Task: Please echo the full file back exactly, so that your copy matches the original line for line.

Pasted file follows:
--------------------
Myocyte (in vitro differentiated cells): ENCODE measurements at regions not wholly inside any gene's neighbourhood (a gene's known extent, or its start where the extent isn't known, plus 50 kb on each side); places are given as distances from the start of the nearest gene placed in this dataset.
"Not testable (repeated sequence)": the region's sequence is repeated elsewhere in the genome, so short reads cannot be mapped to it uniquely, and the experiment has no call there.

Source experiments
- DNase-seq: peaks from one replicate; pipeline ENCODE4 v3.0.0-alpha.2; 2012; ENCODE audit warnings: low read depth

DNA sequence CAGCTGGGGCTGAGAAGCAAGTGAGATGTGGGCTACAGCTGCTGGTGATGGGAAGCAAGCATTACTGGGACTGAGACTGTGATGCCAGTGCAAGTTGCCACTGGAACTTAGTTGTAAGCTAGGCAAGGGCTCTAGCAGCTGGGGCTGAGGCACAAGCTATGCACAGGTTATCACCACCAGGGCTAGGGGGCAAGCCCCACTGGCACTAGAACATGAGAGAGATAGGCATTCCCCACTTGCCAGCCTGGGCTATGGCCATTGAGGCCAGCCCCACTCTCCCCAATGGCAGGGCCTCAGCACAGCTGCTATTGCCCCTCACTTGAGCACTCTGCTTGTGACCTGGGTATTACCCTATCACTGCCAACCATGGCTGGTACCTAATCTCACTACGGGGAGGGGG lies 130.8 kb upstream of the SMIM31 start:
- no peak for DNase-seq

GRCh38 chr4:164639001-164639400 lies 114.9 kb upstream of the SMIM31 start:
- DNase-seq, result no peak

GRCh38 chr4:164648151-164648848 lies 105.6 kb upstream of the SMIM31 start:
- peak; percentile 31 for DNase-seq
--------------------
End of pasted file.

Myocyte (in vitro differentiated cells): ENCODE measurements at regions not wholly inside any gene's neighbourhood (a gene's known extent, or its start where the extent isn't known, plus 50 kb on each side); places are given as distances from the start of the nearest gene placed in this dataset.
"Not testable (repeated sequence)": the region's sequence is repeated elsewhere in the genome, so short reads cannot be mapped to it uniquely, and the experiment has no call there.

Source experiments
- DNase-seq: peaks from one replicate; pipeline ENCODE4 v3.0.0-alpha.2; 2012; ENCODE audit warnings: low read depth

DNA sequence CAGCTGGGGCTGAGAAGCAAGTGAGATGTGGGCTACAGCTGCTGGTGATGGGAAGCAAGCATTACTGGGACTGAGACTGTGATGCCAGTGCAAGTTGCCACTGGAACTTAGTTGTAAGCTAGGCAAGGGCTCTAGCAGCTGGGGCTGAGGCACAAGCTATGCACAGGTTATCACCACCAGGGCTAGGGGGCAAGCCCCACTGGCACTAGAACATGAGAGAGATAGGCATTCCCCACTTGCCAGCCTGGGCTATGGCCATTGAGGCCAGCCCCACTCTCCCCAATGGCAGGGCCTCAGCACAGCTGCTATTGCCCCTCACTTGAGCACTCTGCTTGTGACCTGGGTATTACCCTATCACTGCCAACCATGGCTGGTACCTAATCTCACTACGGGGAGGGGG lies 130.8 kb upstream of the SMIM31 start:
- no peak for DNase-seq

GRCh38 chr4:164639001-164639400 lies 114.9 kb upstream of the SMIM31 start:
- DNase-seq, result no peak

GRCh38 chr4:164648151-164648848 lies 105.6 kb upstream of the SMIM31 start:
- peak; percentile 31 for DNase-seq